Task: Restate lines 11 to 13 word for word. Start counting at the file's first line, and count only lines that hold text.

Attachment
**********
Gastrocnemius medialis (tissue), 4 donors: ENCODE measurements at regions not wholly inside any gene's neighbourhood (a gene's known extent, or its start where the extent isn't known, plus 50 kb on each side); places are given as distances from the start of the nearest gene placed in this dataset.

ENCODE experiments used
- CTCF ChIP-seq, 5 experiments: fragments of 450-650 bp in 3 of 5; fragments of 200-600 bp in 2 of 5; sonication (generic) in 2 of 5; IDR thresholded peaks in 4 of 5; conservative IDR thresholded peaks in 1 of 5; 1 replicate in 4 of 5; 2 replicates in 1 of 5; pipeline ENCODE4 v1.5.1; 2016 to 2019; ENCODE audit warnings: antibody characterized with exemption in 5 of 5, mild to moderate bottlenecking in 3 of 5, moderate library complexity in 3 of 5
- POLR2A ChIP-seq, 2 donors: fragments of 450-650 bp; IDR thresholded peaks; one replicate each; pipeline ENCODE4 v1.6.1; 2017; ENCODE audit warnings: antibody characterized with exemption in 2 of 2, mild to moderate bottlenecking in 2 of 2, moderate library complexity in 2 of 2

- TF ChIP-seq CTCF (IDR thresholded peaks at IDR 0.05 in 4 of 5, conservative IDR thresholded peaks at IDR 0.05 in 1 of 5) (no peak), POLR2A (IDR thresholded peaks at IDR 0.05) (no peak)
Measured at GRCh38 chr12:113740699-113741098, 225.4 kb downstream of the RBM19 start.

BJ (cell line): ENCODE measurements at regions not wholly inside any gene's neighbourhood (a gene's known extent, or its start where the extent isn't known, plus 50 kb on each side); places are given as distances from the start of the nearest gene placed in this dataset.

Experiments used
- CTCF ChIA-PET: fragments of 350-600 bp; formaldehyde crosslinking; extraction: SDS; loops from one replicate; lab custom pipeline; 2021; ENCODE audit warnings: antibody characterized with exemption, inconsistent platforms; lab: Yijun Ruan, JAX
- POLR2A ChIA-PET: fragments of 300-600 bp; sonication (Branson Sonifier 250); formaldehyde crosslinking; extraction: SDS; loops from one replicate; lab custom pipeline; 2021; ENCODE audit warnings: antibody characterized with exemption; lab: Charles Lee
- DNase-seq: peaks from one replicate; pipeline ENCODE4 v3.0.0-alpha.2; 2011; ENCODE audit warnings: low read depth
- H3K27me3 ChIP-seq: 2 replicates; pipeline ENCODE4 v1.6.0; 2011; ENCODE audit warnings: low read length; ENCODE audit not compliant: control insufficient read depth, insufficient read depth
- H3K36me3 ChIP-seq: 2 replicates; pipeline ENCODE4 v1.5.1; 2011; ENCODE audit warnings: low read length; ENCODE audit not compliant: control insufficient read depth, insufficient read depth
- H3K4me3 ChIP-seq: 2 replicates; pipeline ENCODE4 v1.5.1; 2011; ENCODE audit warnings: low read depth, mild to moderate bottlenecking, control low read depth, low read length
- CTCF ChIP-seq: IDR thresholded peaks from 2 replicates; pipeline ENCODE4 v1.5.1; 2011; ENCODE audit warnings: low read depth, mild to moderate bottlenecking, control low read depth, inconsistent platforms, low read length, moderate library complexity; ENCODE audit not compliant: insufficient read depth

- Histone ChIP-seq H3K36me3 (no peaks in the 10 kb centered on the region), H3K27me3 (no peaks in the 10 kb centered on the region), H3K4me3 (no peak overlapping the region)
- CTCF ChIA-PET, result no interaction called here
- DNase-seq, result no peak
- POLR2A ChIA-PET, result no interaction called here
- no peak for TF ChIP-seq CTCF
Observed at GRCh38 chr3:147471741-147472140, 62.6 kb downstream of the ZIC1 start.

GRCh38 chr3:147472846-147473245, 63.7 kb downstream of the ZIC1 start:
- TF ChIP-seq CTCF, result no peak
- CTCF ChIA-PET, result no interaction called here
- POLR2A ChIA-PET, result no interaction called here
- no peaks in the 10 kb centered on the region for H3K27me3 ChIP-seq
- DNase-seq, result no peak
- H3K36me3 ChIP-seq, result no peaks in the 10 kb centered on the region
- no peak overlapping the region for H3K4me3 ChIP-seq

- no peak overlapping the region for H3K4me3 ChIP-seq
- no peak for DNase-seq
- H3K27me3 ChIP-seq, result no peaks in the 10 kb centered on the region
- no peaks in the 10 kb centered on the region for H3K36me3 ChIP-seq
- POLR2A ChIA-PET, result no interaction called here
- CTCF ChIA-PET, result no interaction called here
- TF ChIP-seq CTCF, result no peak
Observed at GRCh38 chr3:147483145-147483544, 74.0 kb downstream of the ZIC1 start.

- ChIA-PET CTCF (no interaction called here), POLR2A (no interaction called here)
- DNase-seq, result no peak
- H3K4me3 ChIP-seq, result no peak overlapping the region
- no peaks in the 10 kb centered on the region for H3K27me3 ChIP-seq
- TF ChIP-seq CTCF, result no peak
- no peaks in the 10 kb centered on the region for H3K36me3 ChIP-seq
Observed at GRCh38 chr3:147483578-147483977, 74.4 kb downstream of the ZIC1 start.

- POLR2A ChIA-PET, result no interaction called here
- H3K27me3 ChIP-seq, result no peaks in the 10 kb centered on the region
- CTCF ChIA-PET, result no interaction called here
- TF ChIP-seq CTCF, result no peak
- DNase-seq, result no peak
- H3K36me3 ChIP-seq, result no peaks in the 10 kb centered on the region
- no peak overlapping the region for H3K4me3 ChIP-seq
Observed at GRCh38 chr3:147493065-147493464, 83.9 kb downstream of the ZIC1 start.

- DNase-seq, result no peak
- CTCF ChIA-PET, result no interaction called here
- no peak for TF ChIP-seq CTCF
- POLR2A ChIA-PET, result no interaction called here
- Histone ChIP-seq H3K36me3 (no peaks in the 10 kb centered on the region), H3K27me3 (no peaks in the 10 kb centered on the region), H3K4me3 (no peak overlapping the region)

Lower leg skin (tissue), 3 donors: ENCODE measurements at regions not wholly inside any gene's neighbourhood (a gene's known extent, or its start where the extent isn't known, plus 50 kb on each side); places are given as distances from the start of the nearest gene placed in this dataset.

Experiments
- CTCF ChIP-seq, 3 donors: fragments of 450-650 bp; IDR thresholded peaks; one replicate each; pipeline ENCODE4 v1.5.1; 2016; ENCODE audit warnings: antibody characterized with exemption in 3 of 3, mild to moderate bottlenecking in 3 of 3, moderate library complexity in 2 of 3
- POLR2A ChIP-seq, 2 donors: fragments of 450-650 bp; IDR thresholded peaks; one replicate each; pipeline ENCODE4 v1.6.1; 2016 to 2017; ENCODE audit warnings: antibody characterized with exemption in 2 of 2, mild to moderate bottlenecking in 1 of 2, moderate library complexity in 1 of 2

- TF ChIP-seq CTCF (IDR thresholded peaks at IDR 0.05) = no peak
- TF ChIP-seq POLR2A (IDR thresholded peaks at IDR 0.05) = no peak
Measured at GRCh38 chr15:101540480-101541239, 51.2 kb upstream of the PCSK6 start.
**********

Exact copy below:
- DNase-seq: peaks from one replicate; pipeline ENCODE4 v3.0.0-alpha.2; 2011; ENCODE audit warnings: low read depth
- H3K27me3 ChIP-seq: 2 replicates; pipeline ENCODE4 v1.6.0; 2011; ENCODE audit warnings: low read length; ENCODE audit not compliant: control insufficient read depth, insufficient read depth
- H3K36me3 ChIP-seq: 2 replicates; pipeline ENCODE4 v1.5.1; 2011; ENCODE audit warnings: low read length; ENCODE audit not compliant: control insufficient read depth, insufficient read depth